The Four “P”s of Publishing from Antioch Writers’ Workshop Mini-Workshop: Finding a Venue for your Work

This weekend I attended Antioch Writers’ Workshop free mini-workshop at Books & Co in Dayton. This event was led by Sharon Short and Kate Geiselman, and they discussed how to go about finding a venue for publishing your work. This mini-workshop was really helpful, and they talked about everything from literary magazines to agents and book publishers.

Sharon Short speaking at the Antioch Writers’ Workshop free mini-workshop

The most helpful information was the four “P”s of publishing that Sharon Short discussed: Prepared, Protocol, Persistent, and Polite.

The first of these, Prepared, means that you need to take it seriously and be as prepared as you can when trying to publish a longer work. You need to figure out what category your book best fits into so that you can appropriately market your book, have the work completely finished before you start looking for an agent, and find the right agent for your work.

Protocol refers to following exactly what agents and publishers ask for when submitting to them. If you don’t follow their guidelines and make it easy for them to review your submission, you’re just giving them an easy “no.”

Being Persistent is probably the most important in my opinion. You can’t give up when you’re trying to get published. There is so much competition, but if you have what it takes, someone will accept you eventually. It is a numbers game. And Short pointed out that she hasn’t met a single author who hasn’t been rejected.

The last “P,” Polite, is important because politeness will get you far. Publishing is a small world, and people will remember you if you are rude to them. If you are rejected, simply say thank you or nothing at all and move on.

One last important thing that Short and Geiselman discussed was that a rejection is not a rejection of you, it is of that particular piece of work. And you could have been rejected simply because your work wasn’t the right fit for that publisher. Don’t give up hope.

I really enjoyed attending this mini-workshop, and look forward to the others throughout the year. Also I am so excited because I was accepted into Antioch’s Fall Retreat next month and I can’t wait to go!

Margaret Peterson Haddix at Books & Co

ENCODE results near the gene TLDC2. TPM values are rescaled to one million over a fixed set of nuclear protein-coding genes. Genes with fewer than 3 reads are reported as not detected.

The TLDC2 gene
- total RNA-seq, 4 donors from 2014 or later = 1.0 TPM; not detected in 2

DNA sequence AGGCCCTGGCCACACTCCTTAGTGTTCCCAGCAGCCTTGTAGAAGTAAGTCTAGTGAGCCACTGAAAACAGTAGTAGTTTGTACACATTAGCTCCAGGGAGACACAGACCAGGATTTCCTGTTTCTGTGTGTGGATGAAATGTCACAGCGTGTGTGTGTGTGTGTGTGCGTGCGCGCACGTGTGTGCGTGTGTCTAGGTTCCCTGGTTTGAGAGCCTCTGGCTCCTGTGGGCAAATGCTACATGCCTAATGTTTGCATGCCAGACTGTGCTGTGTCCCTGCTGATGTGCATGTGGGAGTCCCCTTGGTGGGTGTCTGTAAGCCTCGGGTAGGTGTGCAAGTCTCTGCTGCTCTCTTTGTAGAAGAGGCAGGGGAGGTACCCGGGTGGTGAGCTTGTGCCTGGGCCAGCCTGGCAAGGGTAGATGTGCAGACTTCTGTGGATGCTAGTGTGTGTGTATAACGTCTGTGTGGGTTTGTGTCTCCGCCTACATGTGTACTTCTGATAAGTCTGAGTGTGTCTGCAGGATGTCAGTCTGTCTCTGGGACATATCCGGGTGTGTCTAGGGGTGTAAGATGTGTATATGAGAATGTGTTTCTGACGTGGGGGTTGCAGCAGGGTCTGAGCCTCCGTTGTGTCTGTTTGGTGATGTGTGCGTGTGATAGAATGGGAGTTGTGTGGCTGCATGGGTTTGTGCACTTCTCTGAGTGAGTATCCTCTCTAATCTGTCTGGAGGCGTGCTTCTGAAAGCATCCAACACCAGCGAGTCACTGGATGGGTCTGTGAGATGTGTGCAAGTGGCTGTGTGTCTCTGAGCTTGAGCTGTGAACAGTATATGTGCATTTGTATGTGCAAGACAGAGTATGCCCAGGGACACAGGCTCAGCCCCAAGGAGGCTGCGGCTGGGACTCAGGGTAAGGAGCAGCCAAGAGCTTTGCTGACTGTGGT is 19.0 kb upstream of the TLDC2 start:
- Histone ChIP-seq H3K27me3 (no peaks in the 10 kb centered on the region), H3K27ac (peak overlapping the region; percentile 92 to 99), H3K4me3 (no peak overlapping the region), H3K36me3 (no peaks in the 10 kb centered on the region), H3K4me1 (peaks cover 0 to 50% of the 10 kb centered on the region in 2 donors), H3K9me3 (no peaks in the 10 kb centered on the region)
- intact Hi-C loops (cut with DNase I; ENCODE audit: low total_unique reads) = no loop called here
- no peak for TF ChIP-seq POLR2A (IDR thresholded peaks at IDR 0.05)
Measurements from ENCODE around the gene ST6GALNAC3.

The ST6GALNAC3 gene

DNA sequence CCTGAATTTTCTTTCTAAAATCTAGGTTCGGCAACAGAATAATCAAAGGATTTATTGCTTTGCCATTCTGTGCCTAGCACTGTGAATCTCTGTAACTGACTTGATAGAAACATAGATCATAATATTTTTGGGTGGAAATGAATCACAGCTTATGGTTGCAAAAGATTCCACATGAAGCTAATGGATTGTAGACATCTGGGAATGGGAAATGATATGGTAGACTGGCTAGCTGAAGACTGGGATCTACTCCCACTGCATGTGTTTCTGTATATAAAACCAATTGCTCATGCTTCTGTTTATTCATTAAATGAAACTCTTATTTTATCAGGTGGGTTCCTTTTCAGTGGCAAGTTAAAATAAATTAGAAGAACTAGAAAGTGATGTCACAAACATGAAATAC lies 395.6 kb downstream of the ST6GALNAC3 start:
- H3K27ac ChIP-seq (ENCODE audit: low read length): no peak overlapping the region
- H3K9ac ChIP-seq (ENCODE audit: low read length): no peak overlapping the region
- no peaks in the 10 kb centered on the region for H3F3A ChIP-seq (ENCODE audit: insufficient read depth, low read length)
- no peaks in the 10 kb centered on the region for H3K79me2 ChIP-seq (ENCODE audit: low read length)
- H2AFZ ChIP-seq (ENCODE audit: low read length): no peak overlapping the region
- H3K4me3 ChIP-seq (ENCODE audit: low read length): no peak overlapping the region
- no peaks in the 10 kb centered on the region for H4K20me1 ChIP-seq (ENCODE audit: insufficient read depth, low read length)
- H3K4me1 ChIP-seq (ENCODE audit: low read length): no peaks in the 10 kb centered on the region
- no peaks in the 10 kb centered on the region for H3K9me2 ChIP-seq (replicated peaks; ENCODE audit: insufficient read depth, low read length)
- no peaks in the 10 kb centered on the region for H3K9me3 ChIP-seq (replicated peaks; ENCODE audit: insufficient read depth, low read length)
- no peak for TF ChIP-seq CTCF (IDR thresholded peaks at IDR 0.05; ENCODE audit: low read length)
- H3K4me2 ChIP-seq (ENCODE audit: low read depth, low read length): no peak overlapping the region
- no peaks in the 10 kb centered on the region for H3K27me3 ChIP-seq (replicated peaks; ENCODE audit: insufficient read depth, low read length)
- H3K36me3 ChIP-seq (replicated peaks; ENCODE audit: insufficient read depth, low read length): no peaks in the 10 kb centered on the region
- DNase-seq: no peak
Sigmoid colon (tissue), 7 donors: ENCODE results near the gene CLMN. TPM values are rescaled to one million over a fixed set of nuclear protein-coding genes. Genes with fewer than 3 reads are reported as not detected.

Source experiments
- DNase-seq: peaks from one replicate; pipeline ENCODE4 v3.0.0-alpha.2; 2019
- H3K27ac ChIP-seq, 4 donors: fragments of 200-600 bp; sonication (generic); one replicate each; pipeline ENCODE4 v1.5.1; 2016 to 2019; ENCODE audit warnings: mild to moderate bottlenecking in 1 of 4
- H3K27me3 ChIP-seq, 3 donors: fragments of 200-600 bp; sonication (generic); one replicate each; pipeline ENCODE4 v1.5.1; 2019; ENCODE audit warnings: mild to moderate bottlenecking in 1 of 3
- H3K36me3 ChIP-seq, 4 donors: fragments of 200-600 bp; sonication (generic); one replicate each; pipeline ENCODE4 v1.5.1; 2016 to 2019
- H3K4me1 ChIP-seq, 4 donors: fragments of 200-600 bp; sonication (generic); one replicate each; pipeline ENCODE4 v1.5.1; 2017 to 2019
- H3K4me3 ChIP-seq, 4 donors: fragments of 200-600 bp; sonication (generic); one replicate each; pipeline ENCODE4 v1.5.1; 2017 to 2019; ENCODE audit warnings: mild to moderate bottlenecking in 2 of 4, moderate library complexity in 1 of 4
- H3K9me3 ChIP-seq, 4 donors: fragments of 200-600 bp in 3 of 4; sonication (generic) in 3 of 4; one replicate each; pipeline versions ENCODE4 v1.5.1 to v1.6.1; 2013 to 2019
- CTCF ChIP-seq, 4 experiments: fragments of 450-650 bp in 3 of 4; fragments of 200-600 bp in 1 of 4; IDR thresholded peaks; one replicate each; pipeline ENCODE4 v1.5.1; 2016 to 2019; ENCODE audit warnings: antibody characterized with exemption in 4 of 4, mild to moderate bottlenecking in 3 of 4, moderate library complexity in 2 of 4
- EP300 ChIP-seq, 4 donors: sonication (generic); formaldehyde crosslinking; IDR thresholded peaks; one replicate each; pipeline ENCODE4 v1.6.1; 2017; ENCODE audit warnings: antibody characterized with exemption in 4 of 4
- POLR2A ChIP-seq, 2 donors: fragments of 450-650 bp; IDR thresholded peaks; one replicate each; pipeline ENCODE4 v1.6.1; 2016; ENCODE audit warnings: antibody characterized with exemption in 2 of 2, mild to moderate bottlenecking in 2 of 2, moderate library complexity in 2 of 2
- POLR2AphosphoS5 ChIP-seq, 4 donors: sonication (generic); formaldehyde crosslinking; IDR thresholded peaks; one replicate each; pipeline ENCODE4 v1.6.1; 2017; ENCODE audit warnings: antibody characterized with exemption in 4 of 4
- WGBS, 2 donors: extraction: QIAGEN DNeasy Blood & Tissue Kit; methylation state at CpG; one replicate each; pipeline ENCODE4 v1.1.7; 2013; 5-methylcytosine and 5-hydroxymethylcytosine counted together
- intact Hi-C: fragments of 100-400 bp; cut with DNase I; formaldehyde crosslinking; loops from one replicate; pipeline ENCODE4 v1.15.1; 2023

Last night I got the chance to see one of my favorite writers. Margaret Peterson Haddix was at Books & Co in Dayton last night to launch her new book, Children of Exile, which is the first in a new trilogy and her 38th book.

Children of Exile sounded so interesting as she described how she got the idea for it and read the first chapter. She said the idea came to her when she was at a publishing conference at a Disney property and there was a contrast between the very happy workers saying “Have a magical day!” and impatient hotel guests and a very sad book she had been reading at the time. The book is about a group of children that have been raised in an idyllic community, but not by their real parents. They are just told that it wasn’t safe for them with their parents. But now that the two oldest children have turned twelve, they’re all going back home. I can’t wait to get a chance to read this.

Haddix was my first favorite author. Her first novel, Running Out of Time, was the first book I remember truly loving and reading over and over. When I was in eighth grade, she came and spoke at my school and talked about how cool it is that she gets to tell stories for a job. And that was when I decided that that’s what I wanted to do with my life too. I walked up to her after her presentation and shyly told her that she was my favorite author and asked her to sign my books.

And last night I got to go up to her and I asked her to sign the dozen other of her books I’ve collected since then. And I got to tell her that she made me want to write, and now, ten years later, my first novel is about to come out.

Haddix is one of the friendliest authors I’ve met, and I highly recommend all of her books! Also, her advice for writers: read a lot because it’s like cheating to become a better writer, don’t put too much pressure on yourself, and make time in your day just to think.

I loved getting to see Margaret Peterson Haddix again!